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Stance and Fitment - Editorialisms

Peter Tarach
Jan 6, 2010

A new trend is gaining popularity in our scene, and it has nothing to do with performance but everything with wheel fitment and stance. Forget about lap times or g-forces pulled in a corner—none of that matters. It’s all about how low your car can go and how flush your wheels are to your fenders. The days of finger-gap testing your ride height are long gone with this trend. Instead, the lip of the rim looks like it’s on the verge of rubbing the outer edge of the fender, with the tires having been stretched and tucked up inside the wheelwell [1]. The result is a look that defies logic and convention, but for some this “hellaflush” look is the ultimate in automotive fashion.

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However, not everyone is on board with this trend. Automotive purists argue that stretching tires, banging out fenders and compromising suspension geometry to lower a car to ridiculously low levels makes absolutely no sense and actually degrades ride quality and performance. I’ll admit that seeing an STI with an aggressive stance and stretched tires seems odd and wrong when looking at it from a traditional “STIs are rally cars” perspective. But I do appreciate the fact that there are individuals who want to own such vehicles and don’t care about its rally heritage or its corner-carving abilities. And the truth is, there’s nothing wrong with that.

Despite the compromises involved, there do seem to be some cars that are able to achieve an ultra-aggressive stance along with wheel fitment while still functioning as respectable drift/track cars. The Lexus GS300 gracing our cover [2] is a perfect example of such a car. Jayson Pizarro has built his menacing four-door sedan to be a legitimate drift car, while still maintaining a hellaflush stance.

The thing is, a slammed car isn’t all that bad when you’re sliding sideways. However, take that car and try to perform a hot lap during a grip session and as we learned last year at our Tuner Shootout, it’s not going to be able to hang with purpose-built time attack machines. To do that, you need proper suspension geometry and adequate suspension travel—there’s just no way around it.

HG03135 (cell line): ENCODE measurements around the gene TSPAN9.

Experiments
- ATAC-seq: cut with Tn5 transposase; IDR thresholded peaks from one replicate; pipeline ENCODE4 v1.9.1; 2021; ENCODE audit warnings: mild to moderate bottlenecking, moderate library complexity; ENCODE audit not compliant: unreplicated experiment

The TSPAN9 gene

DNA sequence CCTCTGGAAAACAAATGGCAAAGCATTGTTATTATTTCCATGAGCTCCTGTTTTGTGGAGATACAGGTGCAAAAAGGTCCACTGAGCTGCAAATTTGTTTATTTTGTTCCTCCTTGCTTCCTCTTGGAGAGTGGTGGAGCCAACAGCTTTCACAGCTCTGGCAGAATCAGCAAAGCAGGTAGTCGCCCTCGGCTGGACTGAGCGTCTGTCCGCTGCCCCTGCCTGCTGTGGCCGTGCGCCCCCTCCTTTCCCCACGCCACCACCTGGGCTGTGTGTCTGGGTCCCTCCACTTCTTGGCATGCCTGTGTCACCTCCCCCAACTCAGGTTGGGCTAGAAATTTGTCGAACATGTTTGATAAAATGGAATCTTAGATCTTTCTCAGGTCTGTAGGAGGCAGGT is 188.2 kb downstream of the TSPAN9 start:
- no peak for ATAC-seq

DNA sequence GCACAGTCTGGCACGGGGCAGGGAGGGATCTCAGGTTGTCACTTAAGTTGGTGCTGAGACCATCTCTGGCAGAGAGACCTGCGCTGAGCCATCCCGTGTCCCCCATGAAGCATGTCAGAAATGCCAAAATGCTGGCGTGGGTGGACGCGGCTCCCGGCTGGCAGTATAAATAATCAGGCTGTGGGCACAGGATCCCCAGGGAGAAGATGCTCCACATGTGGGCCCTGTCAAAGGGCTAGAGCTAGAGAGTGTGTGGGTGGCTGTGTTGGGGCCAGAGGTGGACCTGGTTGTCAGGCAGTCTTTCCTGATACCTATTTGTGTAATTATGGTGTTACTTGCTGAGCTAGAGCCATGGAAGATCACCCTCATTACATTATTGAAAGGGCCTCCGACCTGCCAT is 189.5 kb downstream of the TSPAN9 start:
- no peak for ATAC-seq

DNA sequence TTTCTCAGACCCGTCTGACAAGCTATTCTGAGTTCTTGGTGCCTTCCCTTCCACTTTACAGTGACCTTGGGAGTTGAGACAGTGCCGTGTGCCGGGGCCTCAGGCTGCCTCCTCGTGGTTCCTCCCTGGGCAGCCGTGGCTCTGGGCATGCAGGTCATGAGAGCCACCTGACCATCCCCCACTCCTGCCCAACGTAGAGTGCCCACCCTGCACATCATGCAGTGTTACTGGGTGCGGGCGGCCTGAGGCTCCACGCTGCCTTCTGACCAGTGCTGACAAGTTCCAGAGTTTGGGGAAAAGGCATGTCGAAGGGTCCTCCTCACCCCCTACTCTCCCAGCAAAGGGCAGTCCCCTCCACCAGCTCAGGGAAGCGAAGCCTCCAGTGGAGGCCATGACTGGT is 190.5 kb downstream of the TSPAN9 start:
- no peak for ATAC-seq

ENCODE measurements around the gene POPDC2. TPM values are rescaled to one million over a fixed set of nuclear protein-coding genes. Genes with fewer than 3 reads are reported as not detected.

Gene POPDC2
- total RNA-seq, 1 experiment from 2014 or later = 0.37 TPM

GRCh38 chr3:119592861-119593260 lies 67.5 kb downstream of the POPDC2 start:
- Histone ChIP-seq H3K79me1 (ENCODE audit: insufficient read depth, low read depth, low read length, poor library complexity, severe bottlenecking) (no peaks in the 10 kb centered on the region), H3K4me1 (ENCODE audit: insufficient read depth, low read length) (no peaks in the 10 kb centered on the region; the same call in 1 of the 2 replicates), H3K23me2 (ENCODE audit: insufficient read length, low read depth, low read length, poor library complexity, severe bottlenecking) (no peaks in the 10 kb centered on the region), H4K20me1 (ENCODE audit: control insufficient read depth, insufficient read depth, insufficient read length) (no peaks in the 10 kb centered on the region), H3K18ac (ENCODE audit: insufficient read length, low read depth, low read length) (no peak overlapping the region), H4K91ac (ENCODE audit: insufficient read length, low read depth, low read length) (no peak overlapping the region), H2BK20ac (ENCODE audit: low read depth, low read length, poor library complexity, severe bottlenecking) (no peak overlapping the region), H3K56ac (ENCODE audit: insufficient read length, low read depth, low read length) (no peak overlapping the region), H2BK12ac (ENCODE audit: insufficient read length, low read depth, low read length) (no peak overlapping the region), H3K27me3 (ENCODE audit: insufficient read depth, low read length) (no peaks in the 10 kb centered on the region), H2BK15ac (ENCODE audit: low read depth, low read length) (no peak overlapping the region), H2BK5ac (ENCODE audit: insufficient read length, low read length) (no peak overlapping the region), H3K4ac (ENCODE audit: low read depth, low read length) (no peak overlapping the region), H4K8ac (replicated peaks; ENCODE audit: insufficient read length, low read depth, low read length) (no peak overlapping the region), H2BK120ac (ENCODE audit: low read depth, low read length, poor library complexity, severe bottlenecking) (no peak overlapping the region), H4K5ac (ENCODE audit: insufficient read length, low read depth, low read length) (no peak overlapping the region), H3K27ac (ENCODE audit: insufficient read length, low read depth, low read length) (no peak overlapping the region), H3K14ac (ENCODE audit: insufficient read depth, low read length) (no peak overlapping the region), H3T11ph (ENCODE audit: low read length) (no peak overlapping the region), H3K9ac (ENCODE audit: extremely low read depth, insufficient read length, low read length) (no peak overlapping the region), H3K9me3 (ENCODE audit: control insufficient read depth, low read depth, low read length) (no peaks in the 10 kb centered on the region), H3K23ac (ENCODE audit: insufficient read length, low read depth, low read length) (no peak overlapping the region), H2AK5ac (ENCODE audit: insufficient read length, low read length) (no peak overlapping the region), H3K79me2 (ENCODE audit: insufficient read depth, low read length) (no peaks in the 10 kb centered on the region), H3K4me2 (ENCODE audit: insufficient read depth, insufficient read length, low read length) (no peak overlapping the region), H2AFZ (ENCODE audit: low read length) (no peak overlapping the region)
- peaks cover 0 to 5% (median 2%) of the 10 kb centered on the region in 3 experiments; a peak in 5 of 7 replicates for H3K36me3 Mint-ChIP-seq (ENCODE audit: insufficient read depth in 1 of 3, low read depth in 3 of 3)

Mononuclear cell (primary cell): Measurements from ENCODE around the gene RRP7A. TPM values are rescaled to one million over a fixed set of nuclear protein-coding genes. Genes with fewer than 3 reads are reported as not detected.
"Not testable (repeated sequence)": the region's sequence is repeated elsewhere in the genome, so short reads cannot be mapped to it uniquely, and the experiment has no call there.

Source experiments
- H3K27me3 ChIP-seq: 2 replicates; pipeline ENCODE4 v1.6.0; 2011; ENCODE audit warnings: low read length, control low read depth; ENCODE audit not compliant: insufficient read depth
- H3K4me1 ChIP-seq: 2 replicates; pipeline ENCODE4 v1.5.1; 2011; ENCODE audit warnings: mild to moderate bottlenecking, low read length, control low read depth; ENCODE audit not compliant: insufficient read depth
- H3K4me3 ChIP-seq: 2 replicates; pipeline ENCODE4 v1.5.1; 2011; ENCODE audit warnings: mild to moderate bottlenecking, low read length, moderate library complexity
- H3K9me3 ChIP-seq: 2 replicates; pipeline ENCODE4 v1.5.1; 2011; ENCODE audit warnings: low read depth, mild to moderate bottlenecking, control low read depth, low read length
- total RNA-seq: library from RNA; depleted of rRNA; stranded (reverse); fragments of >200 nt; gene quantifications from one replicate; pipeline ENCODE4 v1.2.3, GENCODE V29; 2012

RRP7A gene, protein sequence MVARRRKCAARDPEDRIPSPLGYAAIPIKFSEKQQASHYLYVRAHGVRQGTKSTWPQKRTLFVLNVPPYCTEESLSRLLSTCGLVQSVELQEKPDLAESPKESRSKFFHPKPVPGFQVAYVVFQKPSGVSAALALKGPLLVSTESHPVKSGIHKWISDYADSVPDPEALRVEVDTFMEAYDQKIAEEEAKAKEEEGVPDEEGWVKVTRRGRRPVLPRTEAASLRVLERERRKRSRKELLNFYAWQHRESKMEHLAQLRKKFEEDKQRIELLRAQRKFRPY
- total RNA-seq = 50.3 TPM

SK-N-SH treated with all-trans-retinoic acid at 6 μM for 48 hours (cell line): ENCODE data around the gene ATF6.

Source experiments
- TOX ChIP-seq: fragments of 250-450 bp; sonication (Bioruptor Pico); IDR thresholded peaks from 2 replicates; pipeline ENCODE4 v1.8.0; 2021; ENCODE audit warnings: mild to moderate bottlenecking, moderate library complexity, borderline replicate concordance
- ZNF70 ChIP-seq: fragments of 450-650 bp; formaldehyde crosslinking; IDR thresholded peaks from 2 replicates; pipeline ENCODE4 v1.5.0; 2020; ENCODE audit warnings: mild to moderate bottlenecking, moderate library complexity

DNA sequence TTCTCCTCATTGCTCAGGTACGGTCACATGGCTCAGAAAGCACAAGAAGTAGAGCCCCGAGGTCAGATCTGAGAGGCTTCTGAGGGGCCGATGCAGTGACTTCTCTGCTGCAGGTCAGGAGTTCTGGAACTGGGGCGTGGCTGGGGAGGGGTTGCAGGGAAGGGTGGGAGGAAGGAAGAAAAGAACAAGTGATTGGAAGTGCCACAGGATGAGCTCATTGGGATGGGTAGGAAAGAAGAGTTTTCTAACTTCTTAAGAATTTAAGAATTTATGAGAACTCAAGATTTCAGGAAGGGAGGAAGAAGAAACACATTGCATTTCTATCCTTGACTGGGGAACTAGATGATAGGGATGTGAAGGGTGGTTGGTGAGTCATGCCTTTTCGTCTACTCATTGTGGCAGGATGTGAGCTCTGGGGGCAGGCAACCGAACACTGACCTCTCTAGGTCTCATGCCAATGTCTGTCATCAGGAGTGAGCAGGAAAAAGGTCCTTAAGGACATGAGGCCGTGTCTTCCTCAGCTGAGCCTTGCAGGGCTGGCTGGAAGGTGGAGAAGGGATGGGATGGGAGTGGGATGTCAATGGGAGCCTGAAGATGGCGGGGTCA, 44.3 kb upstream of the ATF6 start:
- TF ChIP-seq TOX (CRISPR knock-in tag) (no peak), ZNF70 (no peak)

And this is where the conundrum comes in. What if you love going fast around a track but still want the hellaflush look for the street? Compromise. You’ll never be able to do both to the extreme, but if losing a second at the track isn’t a big deal to you and dropping your car that extra half-inch really matters, then I see no harm in doing so.

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2

Personally, I would have one car for function and another strictly for form, despite how impractical that may be. The reality is that most of us can’t have two vehicles and have to work with what we’ve got. So build your car how you want it, even if it’s impractical and scrapes over every speed bump on the road or has “uncool” amounts of wheelwell gap because you want to maintain proper suspension geometry. There’s room for both schools of thought, and machines like this month’s cover car prove that if you’re determined to have both in a single ride, anything’s possible.

By Peter Tarach
352 Articles

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